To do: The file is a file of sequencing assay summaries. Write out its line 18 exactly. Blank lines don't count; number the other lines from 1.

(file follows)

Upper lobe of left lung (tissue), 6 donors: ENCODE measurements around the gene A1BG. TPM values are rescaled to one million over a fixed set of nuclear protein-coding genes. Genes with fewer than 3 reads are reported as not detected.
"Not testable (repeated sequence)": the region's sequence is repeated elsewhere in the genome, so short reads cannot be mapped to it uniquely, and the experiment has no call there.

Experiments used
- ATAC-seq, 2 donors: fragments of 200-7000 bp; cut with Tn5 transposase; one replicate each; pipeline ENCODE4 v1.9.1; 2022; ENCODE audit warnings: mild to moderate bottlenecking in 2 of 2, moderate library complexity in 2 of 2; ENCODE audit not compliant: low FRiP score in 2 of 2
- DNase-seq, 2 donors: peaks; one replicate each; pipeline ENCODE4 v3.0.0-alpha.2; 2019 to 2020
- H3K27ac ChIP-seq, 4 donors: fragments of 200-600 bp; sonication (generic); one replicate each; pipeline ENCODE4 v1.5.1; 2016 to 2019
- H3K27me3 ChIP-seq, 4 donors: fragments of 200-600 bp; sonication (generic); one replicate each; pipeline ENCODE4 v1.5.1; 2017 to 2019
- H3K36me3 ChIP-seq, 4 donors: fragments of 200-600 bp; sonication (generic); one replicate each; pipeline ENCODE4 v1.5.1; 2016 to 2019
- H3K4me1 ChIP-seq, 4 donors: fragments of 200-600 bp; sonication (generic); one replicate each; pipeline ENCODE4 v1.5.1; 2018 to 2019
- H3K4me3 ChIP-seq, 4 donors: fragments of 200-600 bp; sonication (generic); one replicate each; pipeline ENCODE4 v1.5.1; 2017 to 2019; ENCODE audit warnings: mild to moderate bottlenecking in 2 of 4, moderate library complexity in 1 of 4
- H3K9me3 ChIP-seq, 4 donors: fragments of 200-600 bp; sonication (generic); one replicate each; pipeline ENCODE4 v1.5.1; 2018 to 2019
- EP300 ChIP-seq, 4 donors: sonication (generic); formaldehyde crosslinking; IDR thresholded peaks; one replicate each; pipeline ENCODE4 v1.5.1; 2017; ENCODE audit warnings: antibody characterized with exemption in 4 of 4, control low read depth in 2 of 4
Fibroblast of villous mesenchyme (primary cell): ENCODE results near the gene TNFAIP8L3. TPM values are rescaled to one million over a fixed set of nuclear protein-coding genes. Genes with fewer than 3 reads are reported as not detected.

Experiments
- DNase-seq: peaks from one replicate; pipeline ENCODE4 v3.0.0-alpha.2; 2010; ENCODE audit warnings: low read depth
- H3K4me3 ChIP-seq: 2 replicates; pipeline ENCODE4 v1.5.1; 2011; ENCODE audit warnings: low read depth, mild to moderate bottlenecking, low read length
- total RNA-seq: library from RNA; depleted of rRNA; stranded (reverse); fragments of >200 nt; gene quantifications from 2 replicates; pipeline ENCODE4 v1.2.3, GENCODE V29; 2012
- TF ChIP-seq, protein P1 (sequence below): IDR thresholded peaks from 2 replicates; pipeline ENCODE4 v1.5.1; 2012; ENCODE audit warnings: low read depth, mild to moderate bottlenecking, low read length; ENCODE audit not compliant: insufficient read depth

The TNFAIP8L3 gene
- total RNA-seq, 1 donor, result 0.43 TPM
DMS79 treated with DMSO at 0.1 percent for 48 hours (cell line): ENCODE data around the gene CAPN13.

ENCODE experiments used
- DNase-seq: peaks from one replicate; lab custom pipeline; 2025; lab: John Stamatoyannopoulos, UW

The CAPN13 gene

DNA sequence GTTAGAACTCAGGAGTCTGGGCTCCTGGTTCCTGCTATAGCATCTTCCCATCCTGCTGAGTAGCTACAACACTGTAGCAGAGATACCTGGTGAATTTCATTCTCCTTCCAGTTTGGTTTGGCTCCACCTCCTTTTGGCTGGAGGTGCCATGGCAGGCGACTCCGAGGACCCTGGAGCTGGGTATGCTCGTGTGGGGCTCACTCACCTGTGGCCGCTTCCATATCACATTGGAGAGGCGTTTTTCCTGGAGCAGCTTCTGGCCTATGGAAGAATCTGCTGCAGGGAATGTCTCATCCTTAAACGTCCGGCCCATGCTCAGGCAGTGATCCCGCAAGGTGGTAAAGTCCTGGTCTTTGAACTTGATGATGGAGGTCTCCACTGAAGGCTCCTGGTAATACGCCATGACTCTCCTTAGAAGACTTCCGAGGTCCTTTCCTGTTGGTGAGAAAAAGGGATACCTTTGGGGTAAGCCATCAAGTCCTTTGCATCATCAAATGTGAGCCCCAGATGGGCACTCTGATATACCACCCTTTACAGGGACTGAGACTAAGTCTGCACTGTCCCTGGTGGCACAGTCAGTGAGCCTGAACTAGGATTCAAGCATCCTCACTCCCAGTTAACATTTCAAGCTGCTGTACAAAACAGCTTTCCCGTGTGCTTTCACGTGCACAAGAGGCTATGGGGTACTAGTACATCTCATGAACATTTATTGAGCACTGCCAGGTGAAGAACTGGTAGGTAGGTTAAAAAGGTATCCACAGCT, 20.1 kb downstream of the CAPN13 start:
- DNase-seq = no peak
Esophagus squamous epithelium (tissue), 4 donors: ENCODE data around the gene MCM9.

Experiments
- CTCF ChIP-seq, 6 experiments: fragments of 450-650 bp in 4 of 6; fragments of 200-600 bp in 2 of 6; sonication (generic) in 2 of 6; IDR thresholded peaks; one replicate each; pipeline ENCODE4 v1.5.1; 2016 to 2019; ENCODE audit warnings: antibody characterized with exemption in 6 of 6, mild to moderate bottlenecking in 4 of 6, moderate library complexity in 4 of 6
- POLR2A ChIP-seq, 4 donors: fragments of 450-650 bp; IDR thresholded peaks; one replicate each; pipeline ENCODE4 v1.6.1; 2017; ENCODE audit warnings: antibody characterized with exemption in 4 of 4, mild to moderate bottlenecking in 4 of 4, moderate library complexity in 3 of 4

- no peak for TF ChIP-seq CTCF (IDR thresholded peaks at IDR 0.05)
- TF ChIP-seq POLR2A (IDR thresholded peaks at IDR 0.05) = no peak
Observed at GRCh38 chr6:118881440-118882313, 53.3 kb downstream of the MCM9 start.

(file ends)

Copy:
- TF ChIP-seq, protein P1 (sequence below): IDR thresholded peaks from 2 replicates; pipeline ENCODE4 v1.5.1; 2012; ENCODE audit warnings: low read depth, mild to moderate bottlenecking, low read length; ENCODE audit not compliant: insufficient read depth